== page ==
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How European seed firm Connect Ventures finds ‘product-first’ founders

Connect Ventures, the London-based seed-stage VC that was an early investor in Citymapper and Typeform announced a new $80 million fund last month to continue investing in “product-led” founders.

Launched back in 2012, when there was a shortage of institutional capital at seed stage in Europe and micro VC was a novelty in the region, Connect Ventures invests in B2B and consumer software across Europe, including SaaS, fintech, digital health and “future of work.”

Running throughout the firm’s investment thesis is a product focus, with the belief that product-led — or “product-first” — software entrepreneurs are the kinds of founders most likely to transform the way we live and work at scale.

Connect Ventures does fewer deals per year than many seed-stage firms, promising to place bets in a smaller number of early-stage companies. It recently backed scaling startups such as Curve and TrueLayer. Keeping a compact portfolio lets the shop throw more support behind its investments to help tip the scales toward success.

To learn more about Connect’s strategy going forward, I put questions to partners Sitar Teli, Pietro Bezza and Rory Stirling. We covered what makes a product-first founder, the upsides and downside of “conviction investing,” and the next digital product opportunities in fintech, health and the future of work.

TechCrunch: Connect Ventures positions itself as a pan-European VC investing in “product-led” founders at seed stage. Can you be more specific with regards to check size, geography and the types of startups you look for?

Sitar Teli: Of course, I know it can be hard to differentiate seed funds at first glance, so it’s worth digging in one layer down. Connect is a thesis-led, seed stage, product-centric fund that invests across Europe. I know we’re going to dive into some of those parts later, so I’ll focus on our investment strategy and what we look for. We lead seed rounds of £1-£2 million (sometimes less, sometimes more) and make 8-10 investments a year. Low volume, high conviction, high support is the investment strategy we’ve executed since we started eight years ago.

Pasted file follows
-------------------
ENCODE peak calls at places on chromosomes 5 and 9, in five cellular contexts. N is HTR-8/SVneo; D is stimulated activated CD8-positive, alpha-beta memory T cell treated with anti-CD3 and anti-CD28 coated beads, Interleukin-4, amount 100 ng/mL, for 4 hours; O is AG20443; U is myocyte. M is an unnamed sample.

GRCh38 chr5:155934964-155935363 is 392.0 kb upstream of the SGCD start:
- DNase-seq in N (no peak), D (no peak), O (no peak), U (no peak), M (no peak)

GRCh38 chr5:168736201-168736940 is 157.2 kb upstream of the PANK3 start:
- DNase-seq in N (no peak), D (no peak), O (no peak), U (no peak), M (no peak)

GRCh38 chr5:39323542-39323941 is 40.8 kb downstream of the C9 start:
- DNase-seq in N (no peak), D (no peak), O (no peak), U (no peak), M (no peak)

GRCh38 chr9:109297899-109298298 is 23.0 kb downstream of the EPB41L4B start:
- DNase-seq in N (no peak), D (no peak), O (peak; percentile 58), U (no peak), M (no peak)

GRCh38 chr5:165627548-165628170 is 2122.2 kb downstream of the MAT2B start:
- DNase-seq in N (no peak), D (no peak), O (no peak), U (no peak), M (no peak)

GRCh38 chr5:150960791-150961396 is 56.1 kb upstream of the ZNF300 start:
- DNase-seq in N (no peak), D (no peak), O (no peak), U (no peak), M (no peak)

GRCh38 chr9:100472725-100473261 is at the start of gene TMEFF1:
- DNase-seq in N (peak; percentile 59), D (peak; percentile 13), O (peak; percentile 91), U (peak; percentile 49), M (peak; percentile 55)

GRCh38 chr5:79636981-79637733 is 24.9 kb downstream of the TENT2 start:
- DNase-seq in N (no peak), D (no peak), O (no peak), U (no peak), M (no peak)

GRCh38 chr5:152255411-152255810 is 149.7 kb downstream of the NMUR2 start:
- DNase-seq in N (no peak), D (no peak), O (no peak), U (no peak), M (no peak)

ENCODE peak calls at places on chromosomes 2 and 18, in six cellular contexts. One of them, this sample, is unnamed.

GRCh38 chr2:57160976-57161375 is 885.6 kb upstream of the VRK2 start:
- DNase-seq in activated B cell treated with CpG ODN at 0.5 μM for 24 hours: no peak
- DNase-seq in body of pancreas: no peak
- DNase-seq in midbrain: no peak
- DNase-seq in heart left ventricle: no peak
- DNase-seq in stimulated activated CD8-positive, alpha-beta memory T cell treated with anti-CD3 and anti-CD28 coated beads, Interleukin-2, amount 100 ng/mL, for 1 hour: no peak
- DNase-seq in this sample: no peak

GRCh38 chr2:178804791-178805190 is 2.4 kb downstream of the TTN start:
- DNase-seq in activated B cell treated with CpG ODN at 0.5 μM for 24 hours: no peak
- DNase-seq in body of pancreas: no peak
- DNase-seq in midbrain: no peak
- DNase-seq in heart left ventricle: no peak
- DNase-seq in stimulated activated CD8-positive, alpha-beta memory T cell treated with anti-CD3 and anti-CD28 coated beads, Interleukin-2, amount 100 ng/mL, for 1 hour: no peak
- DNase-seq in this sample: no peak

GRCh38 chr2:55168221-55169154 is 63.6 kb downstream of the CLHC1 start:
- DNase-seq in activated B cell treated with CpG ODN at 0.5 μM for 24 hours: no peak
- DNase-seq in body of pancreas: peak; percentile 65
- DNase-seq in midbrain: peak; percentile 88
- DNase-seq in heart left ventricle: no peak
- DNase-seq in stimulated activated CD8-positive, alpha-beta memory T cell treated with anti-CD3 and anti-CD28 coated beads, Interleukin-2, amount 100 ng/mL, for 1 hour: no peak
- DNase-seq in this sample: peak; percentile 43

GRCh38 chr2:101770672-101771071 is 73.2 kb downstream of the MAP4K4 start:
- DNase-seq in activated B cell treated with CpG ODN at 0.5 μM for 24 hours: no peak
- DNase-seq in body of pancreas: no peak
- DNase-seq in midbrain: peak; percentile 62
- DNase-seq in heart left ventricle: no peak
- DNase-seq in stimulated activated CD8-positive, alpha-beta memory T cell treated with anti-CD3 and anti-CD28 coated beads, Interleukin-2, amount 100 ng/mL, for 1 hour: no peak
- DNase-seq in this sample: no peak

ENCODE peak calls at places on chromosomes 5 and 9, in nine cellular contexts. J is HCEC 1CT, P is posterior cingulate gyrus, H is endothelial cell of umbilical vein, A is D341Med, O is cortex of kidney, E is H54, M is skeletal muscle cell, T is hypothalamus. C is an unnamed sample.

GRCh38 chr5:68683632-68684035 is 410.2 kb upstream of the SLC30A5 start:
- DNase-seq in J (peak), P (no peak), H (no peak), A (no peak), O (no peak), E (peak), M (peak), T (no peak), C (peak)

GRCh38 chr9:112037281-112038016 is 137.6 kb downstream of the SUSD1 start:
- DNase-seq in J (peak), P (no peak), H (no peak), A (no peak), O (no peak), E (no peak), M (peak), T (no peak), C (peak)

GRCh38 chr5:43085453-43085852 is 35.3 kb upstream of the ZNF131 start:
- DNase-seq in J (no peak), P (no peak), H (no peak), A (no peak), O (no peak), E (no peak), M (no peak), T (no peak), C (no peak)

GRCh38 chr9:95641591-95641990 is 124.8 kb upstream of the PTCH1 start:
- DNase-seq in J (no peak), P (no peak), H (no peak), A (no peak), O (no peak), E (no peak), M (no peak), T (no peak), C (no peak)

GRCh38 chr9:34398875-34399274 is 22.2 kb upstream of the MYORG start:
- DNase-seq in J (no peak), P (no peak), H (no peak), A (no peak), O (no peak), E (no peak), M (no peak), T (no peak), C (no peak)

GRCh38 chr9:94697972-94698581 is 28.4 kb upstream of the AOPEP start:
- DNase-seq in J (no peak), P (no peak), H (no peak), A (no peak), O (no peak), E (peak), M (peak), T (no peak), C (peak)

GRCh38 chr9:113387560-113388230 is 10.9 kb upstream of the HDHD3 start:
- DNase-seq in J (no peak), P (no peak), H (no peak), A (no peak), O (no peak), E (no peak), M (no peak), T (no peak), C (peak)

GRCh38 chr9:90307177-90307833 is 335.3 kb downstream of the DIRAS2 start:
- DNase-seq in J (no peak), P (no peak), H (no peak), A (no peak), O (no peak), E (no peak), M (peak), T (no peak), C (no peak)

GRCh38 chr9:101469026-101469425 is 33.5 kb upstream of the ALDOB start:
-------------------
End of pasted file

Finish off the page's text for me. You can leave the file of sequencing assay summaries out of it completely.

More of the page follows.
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Lydia expands credit offering in partnership with Younited Credit

French startup Lydia is announcing a new partnership with Younited Credit, which lets you borrow anything between €500 and €3,000 and pay back within 6 to 36 months. The feature will be released in France at some point during the summer.

This isn’t the first time Lydia is playing around with credit. The company already partnered with Banque Casino to let users borrow between €100 and €1,000. But that feature was limited to short-term credit as you had to reimburse everything over three installments.

This time, you can borrow more money and you have more time to pay back your loan. Lydia will try to be as transparent as possible when it comes to interests. And there’s no fee in case or early repayment.

Compared to the first credit product, you can’t borrow money instantly. You apply for a loan in the app and get an answer within 24 hours. If you accept the offer, you have seven days to change your mind — it’s a regulatory requirement in France. You then receive money on your account.

By offering two different credit products, Lydia wants to cover more use cases. If something unexpected happens (your laptop broke down, you have to book an emergency flight, etc.), you can borrow as much as €1,000 in just a few seconds.

You receive the money on your Lydia account and you can start using it instantly using a virtual card, Apple Pay, Google Pay, Samsung Pay, Lydia’s debit cards or Lydia’s peer-to-peer payments.

Fees on instant credit lines are pretty high as you pay 3.13% in interests and a one-time fee of €6.90 to €19.90 to receive the money instantly depending on how much you borrow.

If you’re planning a big purchase but you can wait a week, you can go through the new credit offering with Younited Credit . This isn’t the first time Younited Credit offers an integrated credit product with another fintech startup. For instance, N26 also offers credit lines with Younited Credit in France.

Lydia started as a peer-to-peer payment app with 3.5 million users in Europe. It recently raised a $45 million funding round led by Tencent. The startup now wants to build a marketplace of financial products. And integrating Younited Credit in the app seems in line with that strategy.